MG – does it matter if you don’t use the acquisitions module? Group – probably not. They can’t just get rid of things, they have to be given away through proper channels. The college administration has a problem with weeding, not the library.

RA – there is repercussion from predecessors who threw things away without checking first. They have to hide things when they are

Public libraries have had people take photos of dumpsters.

Collection Development Policy – almost no one has a written one.

Where does anyone think the books are going to go?

New Paltz found books in the ceiling :)

WW – does anyone else have law books stolen?

The community has an idea of books as sacred.

DG – had luck giving out old books to professors and others that wanted it

MV – read about a weeding social w/ tea & cookies with the department whose books are going away.

WW – they did it with the nursing department, and they were almost too into it. They wanted to get rid of things that were brand new, however.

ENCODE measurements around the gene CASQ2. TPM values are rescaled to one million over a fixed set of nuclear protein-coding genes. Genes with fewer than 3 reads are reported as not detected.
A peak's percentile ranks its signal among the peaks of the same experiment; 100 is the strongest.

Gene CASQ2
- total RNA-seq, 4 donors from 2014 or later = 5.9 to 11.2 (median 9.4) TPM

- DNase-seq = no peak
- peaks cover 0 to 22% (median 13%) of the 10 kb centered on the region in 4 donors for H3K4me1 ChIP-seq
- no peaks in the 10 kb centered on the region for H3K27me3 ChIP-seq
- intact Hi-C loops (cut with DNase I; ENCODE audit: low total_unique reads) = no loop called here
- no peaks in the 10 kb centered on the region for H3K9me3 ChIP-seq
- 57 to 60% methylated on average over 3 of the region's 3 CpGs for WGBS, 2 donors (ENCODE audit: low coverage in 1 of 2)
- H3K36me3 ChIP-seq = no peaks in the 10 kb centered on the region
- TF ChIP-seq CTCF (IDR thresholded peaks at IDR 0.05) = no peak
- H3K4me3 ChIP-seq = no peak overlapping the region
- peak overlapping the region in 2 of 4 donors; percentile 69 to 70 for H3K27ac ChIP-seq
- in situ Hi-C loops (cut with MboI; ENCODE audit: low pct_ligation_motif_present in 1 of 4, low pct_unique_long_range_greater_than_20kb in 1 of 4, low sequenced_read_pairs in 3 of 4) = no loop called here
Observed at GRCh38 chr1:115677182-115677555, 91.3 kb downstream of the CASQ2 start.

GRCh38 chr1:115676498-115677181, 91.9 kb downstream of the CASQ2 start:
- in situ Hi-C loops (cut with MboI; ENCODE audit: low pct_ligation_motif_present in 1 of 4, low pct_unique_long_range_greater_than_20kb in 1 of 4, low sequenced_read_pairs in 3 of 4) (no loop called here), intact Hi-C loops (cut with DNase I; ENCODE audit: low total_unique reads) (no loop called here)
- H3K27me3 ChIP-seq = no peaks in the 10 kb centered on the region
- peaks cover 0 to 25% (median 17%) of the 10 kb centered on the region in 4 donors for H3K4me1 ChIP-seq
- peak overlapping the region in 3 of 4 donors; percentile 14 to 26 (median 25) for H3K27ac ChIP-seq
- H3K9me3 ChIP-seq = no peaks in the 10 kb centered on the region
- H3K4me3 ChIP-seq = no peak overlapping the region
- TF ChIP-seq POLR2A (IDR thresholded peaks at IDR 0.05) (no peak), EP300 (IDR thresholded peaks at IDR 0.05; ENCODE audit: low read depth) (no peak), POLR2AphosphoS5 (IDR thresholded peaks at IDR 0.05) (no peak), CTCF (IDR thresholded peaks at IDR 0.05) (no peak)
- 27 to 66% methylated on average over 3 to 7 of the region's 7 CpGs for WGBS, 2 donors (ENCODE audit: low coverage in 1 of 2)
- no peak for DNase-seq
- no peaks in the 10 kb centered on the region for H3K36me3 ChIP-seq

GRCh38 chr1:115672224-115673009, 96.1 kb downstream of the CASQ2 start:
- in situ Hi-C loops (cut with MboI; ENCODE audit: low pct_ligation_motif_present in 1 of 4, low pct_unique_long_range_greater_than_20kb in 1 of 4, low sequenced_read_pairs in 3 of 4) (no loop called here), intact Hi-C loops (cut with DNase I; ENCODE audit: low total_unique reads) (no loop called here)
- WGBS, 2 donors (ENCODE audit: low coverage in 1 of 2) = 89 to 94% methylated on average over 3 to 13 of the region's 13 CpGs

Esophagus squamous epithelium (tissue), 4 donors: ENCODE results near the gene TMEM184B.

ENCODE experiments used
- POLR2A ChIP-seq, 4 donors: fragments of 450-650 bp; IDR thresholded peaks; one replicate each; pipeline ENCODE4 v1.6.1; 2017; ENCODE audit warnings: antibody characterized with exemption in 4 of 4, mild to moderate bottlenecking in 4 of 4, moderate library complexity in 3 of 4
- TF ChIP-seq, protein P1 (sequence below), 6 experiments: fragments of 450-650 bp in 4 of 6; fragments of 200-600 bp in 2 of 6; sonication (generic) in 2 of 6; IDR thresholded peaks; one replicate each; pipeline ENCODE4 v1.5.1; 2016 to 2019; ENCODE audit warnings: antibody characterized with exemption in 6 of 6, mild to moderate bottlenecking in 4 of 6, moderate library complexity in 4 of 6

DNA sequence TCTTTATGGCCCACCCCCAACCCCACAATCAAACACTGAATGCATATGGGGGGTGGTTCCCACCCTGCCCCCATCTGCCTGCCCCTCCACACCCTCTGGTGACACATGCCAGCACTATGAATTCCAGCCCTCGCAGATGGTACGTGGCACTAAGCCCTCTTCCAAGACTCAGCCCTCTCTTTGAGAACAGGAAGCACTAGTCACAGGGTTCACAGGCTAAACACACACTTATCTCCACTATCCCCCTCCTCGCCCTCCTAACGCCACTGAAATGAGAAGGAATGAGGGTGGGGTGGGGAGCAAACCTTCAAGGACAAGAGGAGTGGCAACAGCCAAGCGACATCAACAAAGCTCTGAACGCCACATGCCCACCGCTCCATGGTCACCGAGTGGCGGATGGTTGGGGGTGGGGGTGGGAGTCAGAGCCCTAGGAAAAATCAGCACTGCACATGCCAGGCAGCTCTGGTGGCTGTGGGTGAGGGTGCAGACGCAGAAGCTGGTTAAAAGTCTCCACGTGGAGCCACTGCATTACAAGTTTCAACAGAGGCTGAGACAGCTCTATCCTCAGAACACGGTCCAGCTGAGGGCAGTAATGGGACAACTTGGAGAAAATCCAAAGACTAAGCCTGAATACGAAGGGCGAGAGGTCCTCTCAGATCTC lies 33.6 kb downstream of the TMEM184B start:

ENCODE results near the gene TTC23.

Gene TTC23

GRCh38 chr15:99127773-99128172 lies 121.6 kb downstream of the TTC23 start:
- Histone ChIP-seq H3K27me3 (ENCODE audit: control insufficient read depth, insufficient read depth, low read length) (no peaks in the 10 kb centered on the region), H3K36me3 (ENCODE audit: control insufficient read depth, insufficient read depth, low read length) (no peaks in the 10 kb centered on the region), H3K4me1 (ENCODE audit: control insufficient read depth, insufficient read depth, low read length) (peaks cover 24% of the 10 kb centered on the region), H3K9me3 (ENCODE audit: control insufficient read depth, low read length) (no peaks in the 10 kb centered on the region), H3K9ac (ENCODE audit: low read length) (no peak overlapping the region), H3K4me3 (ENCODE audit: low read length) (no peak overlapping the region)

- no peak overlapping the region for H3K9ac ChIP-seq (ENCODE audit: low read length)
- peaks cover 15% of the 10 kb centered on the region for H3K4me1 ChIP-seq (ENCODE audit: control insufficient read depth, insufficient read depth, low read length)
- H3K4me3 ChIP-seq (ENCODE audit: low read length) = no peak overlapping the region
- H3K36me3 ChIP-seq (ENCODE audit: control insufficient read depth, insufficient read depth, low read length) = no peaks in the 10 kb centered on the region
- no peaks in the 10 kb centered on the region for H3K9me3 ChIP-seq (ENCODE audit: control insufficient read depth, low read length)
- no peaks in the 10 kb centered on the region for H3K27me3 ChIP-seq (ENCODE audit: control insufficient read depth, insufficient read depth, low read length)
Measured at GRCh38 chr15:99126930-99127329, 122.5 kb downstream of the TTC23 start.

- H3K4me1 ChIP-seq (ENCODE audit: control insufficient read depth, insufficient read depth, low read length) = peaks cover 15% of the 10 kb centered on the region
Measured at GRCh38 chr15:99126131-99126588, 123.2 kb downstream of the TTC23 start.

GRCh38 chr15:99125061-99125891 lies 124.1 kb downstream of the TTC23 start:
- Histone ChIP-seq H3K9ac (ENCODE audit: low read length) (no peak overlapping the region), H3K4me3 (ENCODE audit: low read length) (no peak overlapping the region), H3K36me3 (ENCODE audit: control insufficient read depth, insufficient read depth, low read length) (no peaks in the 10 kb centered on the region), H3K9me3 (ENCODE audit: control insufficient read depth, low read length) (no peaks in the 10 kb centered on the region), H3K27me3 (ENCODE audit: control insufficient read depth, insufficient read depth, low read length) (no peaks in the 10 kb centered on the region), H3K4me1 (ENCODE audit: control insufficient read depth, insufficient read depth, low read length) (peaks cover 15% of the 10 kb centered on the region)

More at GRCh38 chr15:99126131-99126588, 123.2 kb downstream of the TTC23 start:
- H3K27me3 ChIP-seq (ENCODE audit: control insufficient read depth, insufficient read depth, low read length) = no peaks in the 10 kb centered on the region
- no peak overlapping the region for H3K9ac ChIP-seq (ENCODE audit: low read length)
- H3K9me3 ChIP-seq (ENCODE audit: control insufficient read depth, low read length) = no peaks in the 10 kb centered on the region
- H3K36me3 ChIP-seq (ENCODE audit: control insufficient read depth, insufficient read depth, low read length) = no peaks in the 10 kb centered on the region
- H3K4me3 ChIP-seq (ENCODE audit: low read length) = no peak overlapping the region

DG – The flip side is that they also find holes in the collection. They feel more invested in the library.


Everyone subscribes to OCLC except Woodstock – but they have MidHudson and Sierra.

LM – They use records from other libraries. They have a lot of local authors and DVDS, and esoteric items. The CDs and DVDs are very brief records because there isn’t data on them.

MC – Most of the records come to them semi-OK. But they get some brand new stuff.

RA – when is enough enough with an original record?

MC & MV – update a few dozen records a month, and they submit errors weekly. She got an email asking for proof of images, for instance.

Adding the summary and the table of contents and anthologies is the most helpful information to add.

MC - Sometimes OCLC removes the abstracts that they put in.